And don't relax yet 'cause we've barely even started. Then you finally get an interview with USCIS officers, and you'll also be fingerprinted so your prints can be run through the biometric databases of the FBI, Department of Homeland Security, and the Department of Defense. And if you make it through all that, you'll then have health screenings — which, let's face it, may not go too well for you, because you may have given yourself a stroke going through this process so far. But if everything comes back clear, you'll be enrolled in cultural orientation classes — all while your information continues to be checked recurrently against terrorist databases to make sure that no new information comes in that wasn't caught before.

 

All of that has to happen before you get near a plane. This process typically takes 18 to 24 months once you've been referred by the UN to the United States. This is the most rigorous vetting anyone has to face before entering this country. No terrorist in their right mind would choose this path when the visa process requires far less effort.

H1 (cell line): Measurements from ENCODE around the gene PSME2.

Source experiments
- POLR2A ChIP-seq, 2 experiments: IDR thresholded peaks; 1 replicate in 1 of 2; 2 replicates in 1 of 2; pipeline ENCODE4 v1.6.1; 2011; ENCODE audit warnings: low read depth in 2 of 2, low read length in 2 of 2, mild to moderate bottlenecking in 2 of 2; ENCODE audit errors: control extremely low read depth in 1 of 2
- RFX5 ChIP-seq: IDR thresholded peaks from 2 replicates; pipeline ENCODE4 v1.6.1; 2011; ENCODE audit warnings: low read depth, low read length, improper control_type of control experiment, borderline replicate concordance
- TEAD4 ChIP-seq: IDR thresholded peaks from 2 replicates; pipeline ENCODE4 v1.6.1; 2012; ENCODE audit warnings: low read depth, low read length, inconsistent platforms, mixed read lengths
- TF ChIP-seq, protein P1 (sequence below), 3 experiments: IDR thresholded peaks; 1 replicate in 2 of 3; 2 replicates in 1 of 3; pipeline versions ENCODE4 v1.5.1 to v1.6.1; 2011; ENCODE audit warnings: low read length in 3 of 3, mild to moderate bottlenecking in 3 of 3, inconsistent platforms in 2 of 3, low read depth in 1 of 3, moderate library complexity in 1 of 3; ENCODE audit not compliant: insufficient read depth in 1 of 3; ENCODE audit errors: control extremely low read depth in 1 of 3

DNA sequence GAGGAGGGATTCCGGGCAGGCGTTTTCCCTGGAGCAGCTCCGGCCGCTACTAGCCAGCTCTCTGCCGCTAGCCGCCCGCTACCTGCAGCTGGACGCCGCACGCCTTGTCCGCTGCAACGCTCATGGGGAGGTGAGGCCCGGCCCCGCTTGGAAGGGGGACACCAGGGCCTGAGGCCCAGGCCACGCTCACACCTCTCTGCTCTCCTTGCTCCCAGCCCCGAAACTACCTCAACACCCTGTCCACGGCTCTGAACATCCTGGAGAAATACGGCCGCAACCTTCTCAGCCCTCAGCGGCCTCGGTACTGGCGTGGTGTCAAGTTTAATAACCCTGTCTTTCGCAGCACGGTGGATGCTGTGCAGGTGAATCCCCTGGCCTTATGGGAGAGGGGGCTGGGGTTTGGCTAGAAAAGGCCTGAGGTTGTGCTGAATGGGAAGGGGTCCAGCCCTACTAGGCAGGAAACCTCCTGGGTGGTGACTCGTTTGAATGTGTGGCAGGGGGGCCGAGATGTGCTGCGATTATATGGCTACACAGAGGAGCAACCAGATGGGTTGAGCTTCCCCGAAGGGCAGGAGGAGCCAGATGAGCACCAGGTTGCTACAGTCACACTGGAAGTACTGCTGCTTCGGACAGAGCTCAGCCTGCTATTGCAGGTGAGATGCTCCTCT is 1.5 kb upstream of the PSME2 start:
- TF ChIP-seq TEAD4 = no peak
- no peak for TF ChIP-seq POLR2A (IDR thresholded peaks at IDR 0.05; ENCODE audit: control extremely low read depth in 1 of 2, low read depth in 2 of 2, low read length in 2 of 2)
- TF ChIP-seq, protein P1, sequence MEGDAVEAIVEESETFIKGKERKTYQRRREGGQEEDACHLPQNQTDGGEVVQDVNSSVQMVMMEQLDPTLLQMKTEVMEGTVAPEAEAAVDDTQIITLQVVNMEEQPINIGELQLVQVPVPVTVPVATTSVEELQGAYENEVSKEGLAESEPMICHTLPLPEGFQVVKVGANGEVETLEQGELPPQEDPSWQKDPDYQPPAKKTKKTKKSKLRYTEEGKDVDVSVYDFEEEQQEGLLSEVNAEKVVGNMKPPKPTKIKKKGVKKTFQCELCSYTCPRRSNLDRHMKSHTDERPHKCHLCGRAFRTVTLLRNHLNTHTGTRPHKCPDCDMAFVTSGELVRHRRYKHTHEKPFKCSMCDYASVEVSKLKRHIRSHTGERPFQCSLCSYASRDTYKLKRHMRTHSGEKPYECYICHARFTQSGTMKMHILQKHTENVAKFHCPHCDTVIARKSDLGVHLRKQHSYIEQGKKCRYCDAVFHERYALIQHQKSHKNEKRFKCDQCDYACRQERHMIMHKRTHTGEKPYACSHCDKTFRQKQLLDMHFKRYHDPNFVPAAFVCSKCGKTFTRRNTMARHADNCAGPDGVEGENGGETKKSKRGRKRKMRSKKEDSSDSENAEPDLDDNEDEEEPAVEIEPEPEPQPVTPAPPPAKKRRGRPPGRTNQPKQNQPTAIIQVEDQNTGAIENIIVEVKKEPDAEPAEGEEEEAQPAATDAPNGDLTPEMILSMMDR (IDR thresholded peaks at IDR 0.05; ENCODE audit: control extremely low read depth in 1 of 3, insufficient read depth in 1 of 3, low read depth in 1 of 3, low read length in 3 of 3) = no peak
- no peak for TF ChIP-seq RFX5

So it's pretty safe to say there won't be terrorists trying to pose as a refugee.



#61 Emily

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Posted 24 November 2015 - 01:13 PM

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Posted this on Facebook.

Actual comment from one of my FB friends:

"Really? What does Dylan Roof have to do with Syrian refugees? That's all you have for your argument? Could you please back up your implication that's it's white American Christians that are against this? Dylan Roof was born white, can't do anything about that, and he was born in America, once again, can't choose your birthplace....he "called" himself a Christian (lots of people do, without knowing what one is, and what it calls for from you). Ah youth. So judgemental while espousing love and intolerance."